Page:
14. March 2018 / Permalink / Short URL
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Reframing Television Sets

Samsung`s new QLED televisions become nearly invisible in the standby-mode by blending with the pattern and color of the background.

In recent years, the technology of televisions and monitors developed at an astonishing speed. Television sets became increasingly sharp and thin. Display foils were developed and a TV sets could be just as thick as the wallpaper they are attached to.

South Korean tech company Samsung, which has always been a pioneer in this field, takes this blending with the wallpaper to the next level. Samsung’s QLED TV becomes invisible at the touch of a button. The new feature, which Samsung calls Ambient mode, makes it possible to make Samsung’s QLED TVs appear transparent to the environment by adapting to the background and merging like a chameleon with the color of the surrounding.
First tests show that while the TV set does not become completely invisible the new feature works impressively well.

The mode can be selected via an app. However, a smartphone is needed. With the SmartThingsApp, Samsung’s QLED TV is photographed against a background and then a still image is sent to the TV via WLAN. If you do not want to just look at your wall, you can also display information such as the weather, the time or animations like waves.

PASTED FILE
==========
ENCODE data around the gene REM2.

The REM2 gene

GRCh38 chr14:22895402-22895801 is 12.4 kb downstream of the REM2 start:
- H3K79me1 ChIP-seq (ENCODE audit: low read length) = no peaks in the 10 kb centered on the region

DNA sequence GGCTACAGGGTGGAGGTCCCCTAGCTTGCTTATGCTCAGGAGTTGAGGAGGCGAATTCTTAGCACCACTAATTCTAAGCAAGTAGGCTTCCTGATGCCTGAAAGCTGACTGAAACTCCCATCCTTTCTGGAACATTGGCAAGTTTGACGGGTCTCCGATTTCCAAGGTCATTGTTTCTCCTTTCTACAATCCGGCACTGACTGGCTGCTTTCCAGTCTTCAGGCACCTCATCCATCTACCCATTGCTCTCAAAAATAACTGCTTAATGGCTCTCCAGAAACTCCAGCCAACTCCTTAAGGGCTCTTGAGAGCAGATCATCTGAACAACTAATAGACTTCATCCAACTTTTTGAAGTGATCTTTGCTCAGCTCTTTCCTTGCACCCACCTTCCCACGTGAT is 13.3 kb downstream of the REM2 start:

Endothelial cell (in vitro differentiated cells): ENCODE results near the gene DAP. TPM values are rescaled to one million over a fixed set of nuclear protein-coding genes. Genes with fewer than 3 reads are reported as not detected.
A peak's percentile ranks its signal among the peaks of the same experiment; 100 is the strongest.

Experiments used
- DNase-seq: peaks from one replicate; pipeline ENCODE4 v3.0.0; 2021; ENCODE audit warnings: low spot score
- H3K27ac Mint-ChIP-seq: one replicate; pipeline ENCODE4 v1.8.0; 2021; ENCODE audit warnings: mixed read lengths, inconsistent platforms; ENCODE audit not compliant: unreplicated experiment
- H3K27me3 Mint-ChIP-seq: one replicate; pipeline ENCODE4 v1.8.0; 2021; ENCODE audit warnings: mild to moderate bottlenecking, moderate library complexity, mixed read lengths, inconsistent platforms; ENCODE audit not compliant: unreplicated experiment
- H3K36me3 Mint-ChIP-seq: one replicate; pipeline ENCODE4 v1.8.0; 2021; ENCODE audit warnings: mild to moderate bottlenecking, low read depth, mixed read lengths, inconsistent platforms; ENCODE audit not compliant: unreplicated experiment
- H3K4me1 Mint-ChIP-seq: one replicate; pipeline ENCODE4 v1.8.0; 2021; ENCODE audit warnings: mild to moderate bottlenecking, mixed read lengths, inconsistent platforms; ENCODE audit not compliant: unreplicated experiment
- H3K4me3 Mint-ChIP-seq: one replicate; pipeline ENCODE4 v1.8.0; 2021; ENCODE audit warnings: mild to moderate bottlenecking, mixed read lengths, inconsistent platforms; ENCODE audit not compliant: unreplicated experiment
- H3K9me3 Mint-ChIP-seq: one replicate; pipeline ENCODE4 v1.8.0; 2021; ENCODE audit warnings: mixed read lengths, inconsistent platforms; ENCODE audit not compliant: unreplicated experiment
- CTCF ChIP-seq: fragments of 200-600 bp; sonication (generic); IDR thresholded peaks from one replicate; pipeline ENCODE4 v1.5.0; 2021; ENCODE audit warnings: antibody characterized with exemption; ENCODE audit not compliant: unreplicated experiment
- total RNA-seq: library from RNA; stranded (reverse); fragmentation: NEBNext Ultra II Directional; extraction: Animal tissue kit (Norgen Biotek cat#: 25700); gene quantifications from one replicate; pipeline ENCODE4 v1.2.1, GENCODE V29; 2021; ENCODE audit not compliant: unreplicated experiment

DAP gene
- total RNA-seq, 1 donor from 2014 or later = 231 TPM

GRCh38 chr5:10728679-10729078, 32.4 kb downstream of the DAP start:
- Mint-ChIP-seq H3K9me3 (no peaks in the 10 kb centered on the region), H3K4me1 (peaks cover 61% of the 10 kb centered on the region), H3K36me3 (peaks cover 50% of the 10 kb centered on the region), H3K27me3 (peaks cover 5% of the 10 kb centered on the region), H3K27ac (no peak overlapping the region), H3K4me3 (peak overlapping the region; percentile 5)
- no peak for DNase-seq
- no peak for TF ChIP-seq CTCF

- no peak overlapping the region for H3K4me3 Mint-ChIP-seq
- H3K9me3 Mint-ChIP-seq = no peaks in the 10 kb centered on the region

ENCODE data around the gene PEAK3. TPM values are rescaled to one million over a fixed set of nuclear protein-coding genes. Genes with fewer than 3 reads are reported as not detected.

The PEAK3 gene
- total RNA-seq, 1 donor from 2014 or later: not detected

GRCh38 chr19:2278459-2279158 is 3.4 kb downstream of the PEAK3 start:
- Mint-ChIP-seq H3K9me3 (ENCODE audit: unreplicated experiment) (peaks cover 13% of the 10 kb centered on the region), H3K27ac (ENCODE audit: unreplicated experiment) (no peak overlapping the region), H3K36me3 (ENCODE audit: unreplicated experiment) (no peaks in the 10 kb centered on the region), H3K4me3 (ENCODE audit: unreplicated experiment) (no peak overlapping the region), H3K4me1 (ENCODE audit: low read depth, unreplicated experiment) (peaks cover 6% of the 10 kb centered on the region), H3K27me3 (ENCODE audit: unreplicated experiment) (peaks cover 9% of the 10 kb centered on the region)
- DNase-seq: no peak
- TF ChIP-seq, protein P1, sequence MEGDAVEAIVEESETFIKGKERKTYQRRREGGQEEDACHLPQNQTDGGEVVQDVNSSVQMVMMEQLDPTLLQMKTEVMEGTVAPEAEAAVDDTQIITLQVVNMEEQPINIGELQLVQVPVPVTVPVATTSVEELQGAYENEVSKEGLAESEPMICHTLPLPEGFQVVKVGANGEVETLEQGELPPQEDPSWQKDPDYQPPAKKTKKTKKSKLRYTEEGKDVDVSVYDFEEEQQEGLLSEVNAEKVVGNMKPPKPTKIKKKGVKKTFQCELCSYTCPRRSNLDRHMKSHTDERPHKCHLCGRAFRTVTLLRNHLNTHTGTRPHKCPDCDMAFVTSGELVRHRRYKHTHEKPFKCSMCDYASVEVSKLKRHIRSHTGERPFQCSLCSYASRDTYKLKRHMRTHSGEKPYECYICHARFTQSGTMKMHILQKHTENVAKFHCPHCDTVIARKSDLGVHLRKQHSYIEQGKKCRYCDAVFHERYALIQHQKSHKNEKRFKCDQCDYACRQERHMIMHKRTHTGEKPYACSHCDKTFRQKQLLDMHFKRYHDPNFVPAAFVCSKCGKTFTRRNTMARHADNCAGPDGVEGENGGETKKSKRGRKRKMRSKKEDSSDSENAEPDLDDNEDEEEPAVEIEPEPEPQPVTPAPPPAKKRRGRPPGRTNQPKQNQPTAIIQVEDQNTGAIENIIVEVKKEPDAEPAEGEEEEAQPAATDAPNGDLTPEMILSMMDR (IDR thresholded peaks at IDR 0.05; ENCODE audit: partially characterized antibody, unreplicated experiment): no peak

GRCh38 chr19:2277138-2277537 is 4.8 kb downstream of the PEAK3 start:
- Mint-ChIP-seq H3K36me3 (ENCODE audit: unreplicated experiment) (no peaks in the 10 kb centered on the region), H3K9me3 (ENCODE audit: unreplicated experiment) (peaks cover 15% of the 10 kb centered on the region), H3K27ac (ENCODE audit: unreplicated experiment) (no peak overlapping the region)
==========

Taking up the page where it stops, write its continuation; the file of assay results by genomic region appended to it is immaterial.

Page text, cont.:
So why would we need an invisible TV set? TV sets have been status symbols – the bigger the better. We are used to television sets being the center of many living (and other) rooms. Just think of how furniture is typically arranged around TV sets with sofas and armchairs facing the screen. Despite becoming thinner, TV sets are still eye-catching – and most often not in a good way. So being able to hide them while not being used should be attractive, especially for design fans. Furthermore, the on-demand visibility fits with the present use of TV sets: on-demand services as Netflix and Youtube already started replacing traditional TV.

Julia K. de Groote
Julia K. de Groote
conducts research on thematic thinking at the University of Bern (Bern, Switzerland) and is author of "Using Thematic Thinking to Achieve Business Success, Growth, and Innovation".

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